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What is the difference between carbon monoxide and carbon dioxide poisoning?
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What is the difference between carbon monoxide poisoning and carbon dioxide poisoning?


The principle of harm is not the same


Carbon monoxide and hemoglobin have more affinity than oxygen and can take up hemoglobin, leading to hypoxia.


Carbon dioxide binds to plasma, causing abnormal blood pH, inhibiting breathing, and causing suffocation.


In layman's terms: carbon monoxide is poisoning, carbon dioxide is suffocation.


Carbon monoxide poisoning: Carbon monoxide poisoning is inhalation through the respiratory tract when the product of incomplete combustion of carbon-containing substances occurs. The poisoning mechanism is that the affinity of carbon monoxide and hemoglobin is 200~300 times higher than that of oxygen and hemoglobin, so carbon monoxide is easy to combine with hemoglobin to form carboxyhemoglobin, so that hemoglobin loses its oxygen-carrying ability and effect, resulting in tissues

After carbon monoxide poisoning, it has a toxic effect on the tissue cells of the human body, especially on the cerebral cortex. By the time people realize that carbon monoxide poisoning has occurred, it's often too late. Because the cerebral cortex, which governs human movement, is the first to be paralyzed, making it impossible for people to achieve purposeful voluntary movements. As a result, people with carbon monoxide poisoning are often unable to effectively help themselves.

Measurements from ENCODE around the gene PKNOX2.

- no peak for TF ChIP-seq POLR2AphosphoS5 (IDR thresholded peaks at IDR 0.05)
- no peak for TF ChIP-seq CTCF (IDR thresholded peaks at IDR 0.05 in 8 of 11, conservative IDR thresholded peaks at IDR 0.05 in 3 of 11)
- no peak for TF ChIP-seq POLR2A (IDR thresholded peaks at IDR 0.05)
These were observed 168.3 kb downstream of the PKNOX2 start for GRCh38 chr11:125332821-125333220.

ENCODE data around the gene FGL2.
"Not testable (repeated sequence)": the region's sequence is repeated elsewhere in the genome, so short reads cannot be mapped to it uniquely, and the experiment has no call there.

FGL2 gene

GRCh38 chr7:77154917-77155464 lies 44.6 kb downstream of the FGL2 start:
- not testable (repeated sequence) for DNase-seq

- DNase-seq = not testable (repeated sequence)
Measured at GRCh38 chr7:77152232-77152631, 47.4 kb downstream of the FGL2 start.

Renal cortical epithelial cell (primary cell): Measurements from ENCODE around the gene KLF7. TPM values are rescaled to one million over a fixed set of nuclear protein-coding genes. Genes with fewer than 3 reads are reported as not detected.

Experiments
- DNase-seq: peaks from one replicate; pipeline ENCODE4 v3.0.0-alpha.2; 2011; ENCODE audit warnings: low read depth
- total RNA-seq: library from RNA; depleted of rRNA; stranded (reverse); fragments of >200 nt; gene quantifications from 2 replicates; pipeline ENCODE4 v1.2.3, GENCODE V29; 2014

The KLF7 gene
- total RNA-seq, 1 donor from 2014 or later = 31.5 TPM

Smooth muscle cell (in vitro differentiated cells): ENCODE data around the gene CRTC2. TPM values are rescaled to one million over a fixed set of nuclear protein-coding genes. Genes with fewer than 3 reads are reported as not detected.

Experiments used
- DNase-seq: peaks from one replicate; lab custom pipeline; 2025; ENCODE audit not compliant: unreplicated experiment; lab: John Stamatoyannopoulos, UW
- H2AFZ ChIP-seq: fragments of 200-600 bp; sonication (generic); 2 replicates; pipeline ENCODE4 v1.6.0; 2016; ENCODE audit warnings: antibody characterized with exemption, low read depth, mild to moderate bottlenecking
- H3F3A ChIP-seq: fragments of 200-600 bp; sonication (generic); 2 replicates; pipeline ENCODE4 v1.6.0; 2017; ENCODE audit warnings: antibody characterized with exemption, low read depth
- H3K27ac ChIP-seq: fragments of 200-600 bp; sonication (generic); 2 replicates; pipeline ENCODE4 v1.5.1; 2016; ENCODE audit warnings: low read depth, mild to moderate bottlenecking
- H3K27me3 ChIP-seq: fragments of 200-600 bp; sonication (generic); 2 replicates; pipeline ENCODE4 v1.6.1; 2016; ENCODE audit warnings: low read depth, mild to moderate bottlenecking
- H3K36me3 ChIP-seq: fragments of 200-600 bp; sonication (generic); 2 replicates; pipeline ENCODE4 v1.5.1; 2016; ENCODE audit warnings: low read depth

Carbon dioxide poisoning


Carbon dioxide (CO2) is a colorless, odorless gas that is slightly heavier than air, with only 0.03% in air. Carbon dioxide can be produced by biological respiration, bacterial fermentation, and combustion of organic matter. Carbon dioxide itself is non-toxic. The mechanism of toxicity is:


1. Low concentrations of carbon dioxide can excite the respiratory center and accelerate the deepening of breathing. High concentrations of carbon dioxide can inhibit and paralyze the respiratory center.


2. Because the diffusion ability of carbon dioxide is 25 times stronger than that of oxygen, carbon dioxide can easily diffuse from the alveoli to the blood, causing respiratory acidosis. Isolated carbon dioxide poisoning is rare in clinical practice, and is often accompanied by a decrease in oxygen concentration due to an increase in carbon dioxide in the air. For example, vegetables and fruits stored in the kiln produce carbon dioxide and oxygen is consumed during respiration. Poisoning that occurs when entering the cellar without protection is caused by high concentrations of carbon dioxide and lack of oxygen.